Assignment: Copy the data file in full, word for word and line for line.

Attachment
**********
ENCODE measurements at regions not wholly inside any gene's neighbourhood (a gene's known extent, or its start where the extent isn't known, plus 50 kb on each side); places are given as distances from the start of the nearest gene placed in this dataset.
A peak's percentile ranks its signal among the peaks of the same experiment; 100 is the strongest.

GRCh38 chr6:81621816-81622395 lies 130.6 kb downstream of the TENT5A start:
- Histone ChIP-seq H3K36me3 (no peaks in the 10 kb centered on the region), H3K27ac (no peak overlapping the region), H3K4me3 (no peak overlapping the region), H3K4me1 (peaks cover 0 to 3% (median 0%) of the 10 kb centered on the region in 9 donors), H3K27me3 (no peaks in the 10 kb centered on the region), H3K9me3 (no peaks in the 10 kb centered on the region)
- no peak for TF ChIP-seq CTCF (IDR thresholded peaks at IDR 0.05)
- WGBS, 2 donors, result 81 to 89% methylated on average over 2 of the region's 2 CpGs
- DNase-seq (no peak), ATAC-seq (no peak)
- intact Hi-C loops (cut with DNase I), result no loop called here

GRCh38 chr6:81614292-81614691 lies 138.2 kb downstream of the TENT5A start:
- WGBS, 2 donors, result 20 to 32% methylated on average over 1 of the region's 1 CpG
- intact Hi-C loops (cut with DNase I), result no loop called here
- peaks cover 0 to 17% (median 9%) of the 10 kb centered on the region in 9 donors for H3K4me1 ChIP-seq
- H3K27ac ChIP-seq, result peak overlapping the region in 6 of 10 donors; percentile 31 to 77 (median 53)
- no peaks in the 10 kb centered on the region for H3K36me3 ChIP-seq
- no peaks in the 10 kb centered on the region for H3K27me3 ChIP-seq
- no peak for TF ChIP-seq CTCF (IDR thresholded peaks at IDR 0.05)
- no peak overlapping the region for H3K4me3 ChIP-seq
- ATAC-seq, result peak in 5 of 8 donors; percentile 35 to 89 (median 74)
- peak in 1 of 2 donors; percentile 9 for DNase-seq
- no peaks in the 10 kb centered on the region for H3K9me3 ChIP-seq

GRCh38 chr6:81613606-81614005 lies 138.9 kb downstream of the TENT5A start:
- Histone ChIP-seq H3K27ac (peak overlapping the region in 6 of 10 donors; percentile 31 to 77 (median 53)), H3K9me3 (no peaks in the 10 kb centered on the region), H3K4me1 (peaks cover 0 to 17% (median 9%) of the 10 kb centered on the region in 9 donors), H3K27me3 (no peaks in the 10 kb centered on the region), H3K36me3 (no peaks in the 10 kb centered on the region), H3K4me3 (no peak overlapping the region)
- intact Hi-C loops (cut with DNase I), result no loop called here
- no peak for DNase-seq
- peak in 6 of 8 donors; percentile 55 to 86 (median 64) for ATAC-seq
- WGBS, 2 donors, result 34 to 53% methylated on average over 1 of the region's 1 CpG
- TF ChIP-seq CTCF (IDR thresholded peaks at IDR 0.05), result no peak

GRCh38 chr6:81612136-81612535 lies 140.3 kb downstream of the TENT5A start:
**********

ENCODE measurements at regions not wholly inside any gene's neighbourhood (a gene's known extent, or its start where the extent isn't known, plus 50 kb on each side); places are given as distances from the start of the nearest gene placed in this dataset.
A peak's percentile ranks its signal among the peaks of the same experiment; 100 is the strongest.

GRCh38 chr6:81621816-81622395 lies 130.6 kb downstream of the TENT5A start:
- Histone ChIP-seq H3K36me3 (no peaks in the 10 kb centered on the region), H3K27ac (no peak overlapping the region), H3K4me3 (no peak overlapping the region), H3K4me1 (peaks cover 0 to 3% (median 0%) of the 10 kb centered on the region in 9 donors), H3K27me3 (no peaks in the 10 kb centered on the region), H3K9me3 (no peaks in the 10 kb centered on the region)
- no peak for TF ChIP-seq CTCF (IDR thresholded peaks at IDR 0.05)
- WGBS, 2 donors, result 81 to 89% methylated on average over 2 of the region's 2 CpGs
- DNase-seq (no peak), ATAC-seq (no peak)
- intact Hi-C loops (cut with DNase I), result no loop called here

GRCh38 chr6:81614292-81614691 lies 138.2 kb downstream of the TENT5A start:
- WGBS, 2 donors, result 20 to 32% methylated on average over 1 of the region's 1 CpG
- intact Hi-C loops (cut with DNase I), result no loop called here
- peaks cover 0 to 17% (median 9%) of the 10 kb centered on the region in 9 donors for H3K4me1 ChIP-seq
- H3K27ac ChIP-seq, result peak overlapping the region in 6 of 10 donors; percentile 31 to 77 (median 53)
- no peaks in the 10 kb centered on the region for H3K36me3 ChIP-seq
- no peaks in the 10 kb centered on the region for H3K27me3 ChIP-seq
- no peak for TF ChIP-seq CTCF (IDR thresholded peaks at IDR 0.05)
- no peak overlapping the region for H3K4me3 ChIP-seq
- ATAC-seq, result peak in 5 of 8 donors; percentile 35 to 89 (median 74)
- peak in 1 of 2 donors; percentile 9 for DNase-seq
- no peaks in the 10 kb centered on the region for H3K9me3 ChIP-seq

GRCh38 chr6:81613606-81614005 lies 138.9 kb downstream of the TENT5A start:
- Histone ChIP-seq H3K27ac (peak overlapping the region in 6 of 10 donors; percentile 31 to 77 (median 53)), H3K9me3 (no peaks in the 10 kb centered on the region), H3K4me1 (peaks cover 0 to 17% (median 9%) of the 10 kb centered on the region in 9 donors), H3K27me3 (no peaks in the 10 kb centered on the region), H3K36me3 (no peaks in the 10 kb centered on the region), H3K4me3 (no peak overlapping the region)
- intact Hi-C loops (cut with DNase I), result no loop called here
- no peak for DNase-seq
- peak in 6 of 8 donors; percentile 55 to 86 (median 64) for ATAC-seq
- WGBS, 2 donors, result 34 to 53% methylated on average over 1 of the region's 1 CpG
- TF ChIP-seq CTCF (IDR thresholded peaks at IDR 0.05), result no peak

GRCh38 chr6:81612136-81612535 lies 140.3 kb downstream of the TENT5A start: